Monday, August 26, 2013

Another Fake Service Dog

Here's an article about a celebrity with a fake service dog.  It seems the only reason his dog is wearing a service dog vest is so the dog can fly in the cabin of the plane with him.  I wish airlines would crack down on this kind of thing.

See the photos of him carrying the dog through the airport?  That is a dead giveaway that it's not even a real service dog.  A real service dog would be walking through the airport, heeling nicely.

What's wrong with people pretending their dogs are service dogs when they're not?  Well, besides the fact that it's dishonest, unethical, and illegal, it ends up making things harder for people with real service dogs.  The public gets used to seeing all these fake service dogs and suspects that real service dogs are also pretend service dogs.  They get tired of dealing with ill-behaved pets and just want dogs to stay out of public places altogether.  I wish airlines and other businesses would start excising their rights and not allowing people to bring in fake service dogs.


  1. I think there needs to be some regulation with service animals. People are claiming pets are service animals to get over on pet deposits where I live. I have been told that they landlords ask if the pet is a service animal and the tenant says yet, then the landlord isn't allowed to ask for any proof. If this is right then that explains why so many people are getting away with this.

    1. That is not right. The Fair Housing Act requires landlords to make reasonable accommodations for tenants with disabilities, which includes requiring them to allow tenants with service dogs and emotional support animals to live in no pets housing and forbids them from charging pet deposits for service dogs and emotional support animals.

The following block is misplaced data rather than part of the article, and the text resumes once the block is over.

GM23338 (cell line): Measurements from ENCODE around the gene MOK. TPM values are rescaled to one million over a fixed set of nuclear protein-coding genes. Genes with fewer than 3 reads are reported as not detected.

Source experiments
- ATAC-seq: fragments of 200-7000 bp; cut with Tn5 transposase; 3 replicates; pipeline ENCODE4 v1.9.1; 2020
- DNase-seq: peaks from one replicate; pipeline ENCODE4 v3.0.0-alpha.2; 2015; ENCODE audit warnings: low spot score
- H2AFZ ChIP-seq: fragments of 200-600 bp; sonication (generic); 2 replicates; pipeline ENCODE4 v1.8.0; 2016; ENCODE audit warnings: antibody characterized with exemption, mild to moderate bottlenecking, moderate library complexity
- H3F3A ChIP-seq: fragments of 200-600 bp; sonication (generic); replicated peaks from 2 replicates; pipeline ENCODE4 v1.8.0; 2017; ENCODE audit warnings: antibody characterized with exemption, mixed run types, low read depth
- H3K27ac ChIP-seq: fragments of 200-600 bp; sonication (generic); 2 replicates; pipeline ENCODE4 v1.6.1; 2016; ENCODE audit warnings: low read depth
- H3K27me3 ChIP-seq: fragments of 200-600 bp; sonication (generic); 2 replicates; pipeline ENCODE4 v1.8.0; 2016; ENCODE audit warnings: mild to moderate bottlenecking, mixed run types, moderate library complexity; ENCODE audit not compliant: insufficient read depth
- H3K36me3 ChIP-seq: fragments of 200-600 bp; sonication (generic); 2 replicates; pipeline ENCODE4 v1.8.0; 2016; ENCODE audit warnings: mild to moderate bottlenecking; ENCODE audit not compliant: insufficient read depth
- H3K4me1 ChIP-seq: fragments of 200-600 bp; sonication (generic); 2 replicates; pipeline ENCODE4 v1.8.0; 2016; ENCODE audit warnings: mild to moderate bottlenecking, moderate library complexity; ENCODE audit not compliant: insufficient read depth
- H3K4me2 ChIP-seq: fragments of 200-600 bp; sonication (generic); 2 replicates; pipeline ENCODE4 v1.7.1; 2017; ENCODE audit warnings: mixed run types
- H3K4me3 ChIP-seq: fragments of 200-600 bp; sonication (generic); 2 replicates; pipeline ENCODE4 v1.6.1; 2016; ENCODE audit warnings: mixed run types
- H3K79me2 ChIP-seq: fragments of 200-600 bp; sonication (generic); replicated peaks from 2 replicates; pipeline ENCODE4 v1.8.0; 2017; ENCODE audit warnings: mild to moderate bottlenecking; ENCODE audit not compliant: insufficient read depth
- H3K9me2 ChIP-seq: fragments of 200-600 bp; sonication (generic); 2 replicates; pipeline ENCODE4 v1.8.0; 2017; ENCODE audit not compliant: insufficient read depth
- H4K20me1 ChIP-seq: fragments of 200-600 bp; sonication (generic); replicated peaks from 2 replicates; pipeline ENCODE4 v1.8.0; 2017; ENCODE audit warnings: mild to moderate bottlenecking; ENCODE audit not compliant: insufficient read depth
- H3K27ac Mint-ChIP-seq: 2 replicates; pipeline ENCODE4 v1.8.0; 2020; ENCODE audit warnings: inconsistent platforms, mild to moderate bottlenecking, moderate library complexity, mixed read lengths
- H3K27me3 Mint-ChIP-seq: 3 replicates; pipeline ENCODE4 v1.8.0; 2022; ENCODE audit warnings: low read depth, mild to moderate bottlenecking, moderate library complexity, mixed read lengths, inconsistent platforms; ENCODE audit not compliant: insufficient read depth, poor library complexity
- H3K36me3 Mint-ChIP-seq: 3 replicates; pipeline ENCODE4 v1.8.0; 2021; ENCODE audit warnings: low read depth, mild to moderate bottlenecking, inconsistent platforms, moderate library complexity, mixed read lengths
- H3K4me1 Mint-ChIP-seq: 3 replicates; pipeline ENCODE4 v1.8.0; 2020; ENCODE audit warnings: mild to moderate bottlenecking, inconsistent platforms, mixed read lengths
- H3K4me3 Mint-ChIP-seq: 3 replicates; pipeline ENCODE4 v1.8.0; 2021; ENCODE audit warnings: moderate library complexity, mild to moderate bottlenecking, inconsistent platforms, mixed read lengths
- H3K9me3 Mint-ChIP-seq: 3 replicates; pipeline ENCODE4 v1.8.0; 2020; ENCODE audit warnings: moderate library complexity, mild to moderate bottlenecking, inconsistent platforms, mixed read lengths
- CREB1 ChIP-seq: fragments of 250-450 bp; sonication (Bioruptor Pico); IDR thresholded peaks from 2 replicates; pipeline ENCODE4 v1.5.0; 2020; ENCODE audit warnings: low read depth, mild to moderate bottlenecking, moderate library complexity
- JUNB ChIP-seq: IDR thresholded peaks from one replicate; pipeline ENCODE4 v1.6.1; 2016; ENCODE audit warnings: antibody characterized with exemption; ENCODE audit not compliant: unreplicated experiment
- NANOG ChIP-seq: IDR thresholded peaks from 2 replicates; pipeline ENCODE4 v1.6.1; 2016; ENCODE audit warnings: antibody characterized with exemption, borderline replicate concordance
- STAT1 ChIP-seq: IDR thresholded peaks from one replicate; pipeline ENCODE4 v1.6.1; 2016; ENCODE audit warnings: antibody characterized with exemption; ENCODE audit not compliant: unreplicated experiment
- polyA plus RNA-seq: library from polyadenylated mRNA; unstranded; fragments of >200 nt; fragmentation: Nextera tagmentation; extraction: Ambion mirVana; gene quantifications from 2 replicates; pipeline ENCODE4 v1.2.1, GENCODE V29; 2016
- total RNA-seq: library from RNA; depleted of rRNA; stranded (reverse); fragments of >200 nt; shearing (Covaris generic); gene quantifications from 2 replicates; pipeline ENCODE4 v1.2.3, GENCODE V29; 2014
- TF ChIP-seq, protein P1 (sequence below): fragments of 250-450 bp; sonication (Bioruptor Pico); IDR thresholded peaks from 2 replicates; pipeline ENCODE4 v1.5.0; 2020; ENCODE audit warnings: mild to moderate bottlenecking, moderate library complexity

A service dog, by the way, must be trained to perform specific tasks that mitigate a person's disability, while emotional support animals are simply pets that are prescribed by a health care provider as part of a treatment plan for people with mental disabilities. Emotional support animals do not have to be trained to perform any specific tasks.

      Anyway, the Fair Housing Act allows landlords to require proof that a tenant is in fact disabled (though they are not allowed to require the tenant to disclose the exact nature of the disability; for instance, if I ask a landlord to allow me to have an emotional support animal, the landlord can require a letter from my psychiatrist verifying that I am disabled by a mental illness, but I do not have to state what that mental illness is) and proof that a service animal has been trained to perform tasks to mitigate that disability. When I moved into my apartment, I had to provide a letter from my psychiatrist stating that I had a disability and required a service dog. His letter had to state that my dog was trained to perform tasks that mitigate my disability and list what some of those tasks are. I was not required to provide any information from the program that trained Isaac, but my landlord would have had the legal right to require that information, as well.

      Check out this link if you want to learn more about the rights of tenants with service dogs and the rights of landlords: